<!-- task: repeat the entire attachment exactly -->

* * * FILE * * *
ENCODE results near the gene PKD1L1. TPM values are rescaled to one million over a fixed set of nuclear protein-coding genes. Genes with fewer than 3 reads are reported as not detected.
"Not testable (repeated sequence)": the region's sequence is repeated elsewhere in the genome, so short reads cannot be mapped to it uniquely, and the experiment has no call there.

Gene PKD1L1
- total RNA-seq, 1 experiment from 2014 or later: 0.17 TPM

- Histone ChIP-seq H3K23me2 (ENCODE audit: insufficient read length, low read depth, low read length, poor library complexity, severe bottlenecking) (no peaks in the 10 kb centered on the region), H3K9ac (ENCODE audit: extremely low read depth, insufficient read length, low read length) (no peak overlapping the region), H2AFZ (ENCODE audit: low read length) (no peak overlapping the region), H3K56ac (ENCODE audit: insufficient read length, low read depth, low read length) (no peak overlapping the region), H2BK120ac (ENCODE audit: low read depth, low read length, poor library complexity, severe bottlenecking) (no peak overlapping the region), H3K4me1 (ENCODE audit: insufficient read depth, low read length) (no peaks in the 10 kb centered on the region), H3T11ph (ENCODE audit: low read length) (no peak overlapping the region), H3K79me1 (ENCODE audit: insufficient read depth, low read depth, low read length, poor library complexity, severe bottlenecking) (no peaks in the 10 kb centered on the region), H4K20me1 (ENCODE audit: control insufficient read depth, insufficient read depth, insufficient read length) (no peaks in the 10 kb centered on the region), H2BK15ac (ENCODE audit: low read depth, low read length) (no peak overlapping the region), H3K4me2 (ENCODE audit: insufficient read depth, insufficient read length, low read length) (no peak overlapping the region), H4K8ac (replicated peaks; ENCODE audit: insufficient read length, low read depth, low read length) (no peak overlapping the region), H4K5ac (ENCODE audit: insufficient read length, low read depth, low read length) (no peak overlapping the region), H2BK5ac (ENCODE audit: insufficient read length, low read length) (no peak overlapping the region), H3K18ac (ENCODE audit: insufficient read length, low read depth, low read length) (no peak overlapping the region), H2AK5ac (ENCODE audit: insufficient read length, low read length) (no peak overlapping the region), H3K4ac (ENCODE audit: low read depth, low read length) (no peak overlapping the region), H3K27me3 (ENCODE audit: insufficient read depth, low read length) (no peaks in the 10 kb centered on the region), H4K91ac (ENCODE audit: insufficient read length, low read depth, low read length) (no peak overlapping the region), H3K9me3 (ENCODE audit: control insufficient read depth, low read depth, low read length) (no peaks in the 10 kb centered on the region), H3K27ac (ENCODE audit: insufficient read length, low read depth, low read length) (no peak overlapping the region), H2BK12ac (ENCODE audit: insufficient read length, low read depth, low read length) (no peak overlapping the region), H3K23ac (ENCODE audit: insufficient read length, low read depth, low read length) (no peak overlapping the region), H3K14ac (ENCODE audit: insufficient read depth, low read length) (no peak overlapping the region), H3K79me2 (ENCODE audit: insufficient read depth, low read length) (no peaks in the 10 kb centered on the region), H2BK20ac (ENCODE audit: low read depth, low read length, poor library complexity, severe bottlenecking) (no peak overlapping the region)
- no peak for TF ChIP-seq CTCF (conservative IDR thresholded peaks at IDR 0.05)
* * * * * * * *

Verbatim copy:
ENCODE results near the gene PKD1L1. TPM values are rescaled to one million over a fixed set of nuclear protein-coding genes. Genes with fewer than 3 reads are reported as not detected.
"Not testable (repeated sequence)": the region's sequence is repeated elsewhere in the genome, so short reads cannot be mapped to it uniquely, and the experiment has no call there.

Gene PKD1L1
- total RNA-seq, 1 experiment from 2014 or later: 0.17 TPM

- Histone ChIP-seq H3K23me2 (ENCODE audit: insufficient read length, low read depth, low read length, poor library complexity, severe bottlenecking) (no peaks in the 10 kb centered on the region), H3K9ac (ENCODE audit: extremely low read depth, insufficient read length, low read length) (no peak overlapping the region), H2AFZ (ENCODE audit: low read length) (no peak overlapping the region), H3K56ac (ENCODE audit: insufficient read length, low read depth, low read length) (no peak overlapping the region), H2BK120ac (ENCODE audit: low read depth, low read length, poor library complexity, severe bottlenecking) (no peak overlapping the region), H3K4me1 (ENCODE audit: insufficient read depth, low read length) (no peaks in the 10 kb centered on the region), H3T11ph (ENCODE audit: low read length) (no peak overlapping the region), H3K79me1 (ENCODE audit: insufficient read depth, low read depth, low read length, poor library complexity, severe bottlenecking) (no peaks in the 10 kb centered on the region), H4K20me1 (ENCODE audit: control insufficient read depth, insufficient read depth, insufficient read length) (no peaks in the 10 kb centered on the region), H2BK15ac (ENCODE audit: low read depth, low read length) (no peak overlapping the region), H3K4me2 (ENCODE audit: insufficient read depth, insufficient read length, low read length) (no peak overlapping the region), H4K8ac (replicated peaks; ENCODE audit: insufficient read length, low read depth, low read length) (no peak overlapping the region), H4K5ac (ENCODE audit: insufficient read length, low read depth, low read length) (no peak overlapping the region), H2BK5ac (ENCODE audit: insufficient read length, low read length) (no peak overlapping the region), H3K18ac (ENCODE audit: insufficient read length, low read depth, low read length) (no peak overlapping the region), H2AK5ac (ENCODE audit: insufficient read length, low read length) (no peak overlapping the region), H3K4ac (ENCODE audit: low read depth, low read length) (no peak overlapping the region), H3K27me3 (ENCODE audit: insufficient read depth, low read length) (no peaks in the 10 kb centered on the region), H4K91ac (ENCODE audit: insufficient read length, low read depth, low read length) (no peak overlapping the region), H3K9me3 (ENCODE audit: control insufficient read depth, low read depth, low read length) (no peaks in the 10 kb centered on the region), H3K27ac (ENCODE audit: insufficient read length, low read depth, low read length) (no peak overlapping the region), H2BK12ac (ENCODE audit: insufficient read length, low read depth, low read length) (no peak overlapping the region), H3K23ac (ENCODE audit: insufficient read length, low read depth, low read length) (no peak overlapping the region), H3K14ac (ENCODE audit: insufficient read depth, low read length) (no peak overlapping the region), H3K79me2 (ENCODE audit: insufficient read depth, low read length) (no peaks in the 10 kb centered on the region), H2BK20ac (ENCODE audit: low read depth, low read length, poor library complexity, severe bottlenecking) (no peak overlapping the region)
- no peak for TF ChIP-seq CTCF (conservative IDR thresholded peaks at IDR 0.05)